As I enter his outer sanctum in Shaw headquarters, nine floors above Calgary’s Eau Claire District, a warm and genial Scotsman rises to perform his own introduction. “Hello, I’m JR Shaw,” he says, a smile deepening the creases around his brown eyes. “JR with no dots.”
Born James Robert, the patriarch of the sprawling Shaw Communications empire changed his legal name to JR Shaw a decade ago to avoid confusion with son Jim, who’d taken the reins as CEO. For JR, who gets a quiet chuckle out of wearing a name that alludes to J.R. Ewing of the ’80s TV hit Dallas, it’s a point of pride that “nobody else has it without dots.”
Like nobody else.
That’s JR, the entrepreneur for whom NAIT’s business school was named earlier this year. Here’s a man who turned a personal hankering for more channels into Canada’s second largest cable company, pulling regulators and naysayers in his wake.
A man who, unable to achieve key business agreements with Edmonton City Hall in 1995, reluctantly decided to relocate his business headquarters to Calgary. A man who brought fair play and humanity to the hard-scrabble world of empire-building -- proving, as the Financial Post once put it, not only master strategist and shrewd dealmaker “but a darn nice guy to boot.”
Dressed casually in a plaid open-collar shirt, today JR appears more kindly uncle than member of Canada’s “rich 100.” Yet hints of that reality abound in the boardroom that forms the backdrop for our chat.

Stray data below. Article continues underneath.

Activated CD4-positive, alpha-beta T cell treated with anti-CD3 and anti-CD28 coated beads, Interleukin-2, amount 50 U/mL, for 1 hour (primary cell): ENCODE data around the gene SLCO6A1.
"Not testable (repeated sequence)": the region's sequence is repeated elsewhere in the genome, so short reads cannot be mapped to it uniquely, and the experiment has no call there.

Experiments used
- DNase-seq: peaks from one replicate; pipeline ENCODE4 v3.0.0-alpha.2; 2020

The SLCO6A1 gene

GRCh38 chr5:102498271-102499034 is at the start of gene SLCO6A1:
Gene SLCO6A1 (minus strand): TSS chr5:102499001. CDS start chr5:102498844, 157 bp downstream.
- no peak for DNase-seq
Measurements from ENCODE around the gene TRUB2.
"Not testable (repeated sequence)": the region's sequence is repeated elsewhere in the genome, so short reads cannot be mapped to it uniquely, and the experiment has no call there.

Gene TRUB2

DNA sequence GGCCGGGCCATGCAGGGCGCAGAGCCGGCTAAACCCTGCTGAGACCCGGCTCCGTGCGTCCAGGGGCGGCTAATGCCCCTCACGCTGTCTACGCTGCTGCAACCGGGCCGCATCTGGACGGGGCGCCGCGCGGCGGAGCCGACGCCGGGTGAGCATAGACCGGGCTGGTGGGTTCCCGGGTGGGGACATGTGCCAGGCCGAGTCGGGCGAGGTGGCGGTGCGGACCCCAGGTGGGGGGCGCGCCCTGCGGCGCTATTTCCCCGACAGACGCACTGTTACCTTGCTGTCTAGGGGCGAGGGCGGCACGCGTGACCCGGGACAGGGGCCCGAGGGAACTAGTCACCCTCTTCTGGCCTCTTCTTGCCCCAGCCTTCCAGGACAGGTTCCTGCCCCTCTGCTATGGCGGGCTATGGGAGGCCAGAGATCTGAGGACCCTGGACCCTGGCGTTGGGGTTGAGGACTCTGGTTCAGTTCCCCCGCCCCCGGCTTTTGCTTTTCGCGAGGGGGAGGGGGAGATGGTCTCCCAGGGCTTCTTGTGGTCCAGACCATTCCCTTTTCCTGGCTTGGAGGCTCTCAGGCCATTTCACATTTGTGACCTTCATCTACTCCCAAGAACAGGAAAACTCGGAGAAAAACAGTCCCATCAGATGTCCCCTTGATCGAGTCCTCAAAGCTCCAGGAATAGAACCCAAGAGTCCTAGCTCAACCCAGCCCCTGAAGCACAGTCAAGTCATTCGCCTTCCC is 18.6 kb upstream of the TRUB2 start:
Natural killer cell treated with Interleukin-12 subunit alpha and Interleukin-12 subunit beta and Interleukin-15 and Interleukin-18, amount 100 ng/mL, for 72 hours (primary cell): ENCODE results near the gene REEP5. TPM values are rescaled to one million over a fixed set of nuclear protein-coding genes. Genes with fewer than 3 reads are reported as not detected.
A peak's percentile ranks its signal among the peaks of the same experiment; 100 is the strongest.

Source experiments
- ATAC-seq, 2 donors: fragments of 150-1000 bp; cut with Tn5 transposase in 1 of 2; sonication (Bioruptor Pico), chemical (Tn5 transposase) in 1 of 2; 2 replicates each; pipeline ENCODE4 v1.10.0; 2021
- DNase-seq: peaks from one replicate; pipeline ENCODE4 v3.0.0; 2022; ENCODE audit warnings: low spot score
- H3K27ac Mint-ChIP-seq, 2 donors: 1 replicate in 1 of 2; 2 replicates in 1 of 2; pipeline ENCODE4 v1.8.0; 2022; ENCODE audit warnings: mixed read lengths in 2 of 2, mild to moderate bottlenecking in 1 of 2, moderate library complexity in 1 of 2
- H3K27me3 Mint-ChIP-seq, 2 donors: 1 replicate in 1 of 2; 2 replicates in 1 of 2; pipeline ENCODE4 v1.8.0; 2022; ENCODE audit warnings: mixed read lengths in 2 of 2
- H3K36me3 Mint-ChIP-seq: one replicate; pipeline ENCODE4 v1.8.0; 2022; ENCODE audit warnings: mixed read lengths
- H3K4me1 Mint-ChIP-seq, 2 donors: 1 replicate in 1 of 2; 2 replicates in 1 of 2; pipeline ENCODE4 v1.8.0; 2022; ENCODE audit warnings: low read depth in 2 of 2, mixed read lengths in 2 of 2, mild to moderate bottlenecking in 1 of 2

Here’s a stack of elegantly boxed copies of Above and Beyond: The JR Shaw Family History in Life and Business, a 500-page work-in-progress rich with full-colour photos. On an easel across the room stands a schematic for the Blue Devil Golf Course in south Calgary, another in a growing clutch of “little side ventures, not necessary but nice.”
A school built on values
The JR Shaw School of Business has set its sights on becoming Canada’s pre-eminent academic business institute, a centre whose research and teaching together emulate the cable pioneer’s business style.
Indeed, it was JR’s commitment to community service that first pulled him into NAIT circles. He helped lead the fundraising campaign for NAIT’s South Learning Centre, donated precious items such as a 1949 Oldsmobile to auctions and chaired the Board of Governors from 1990 to 1997.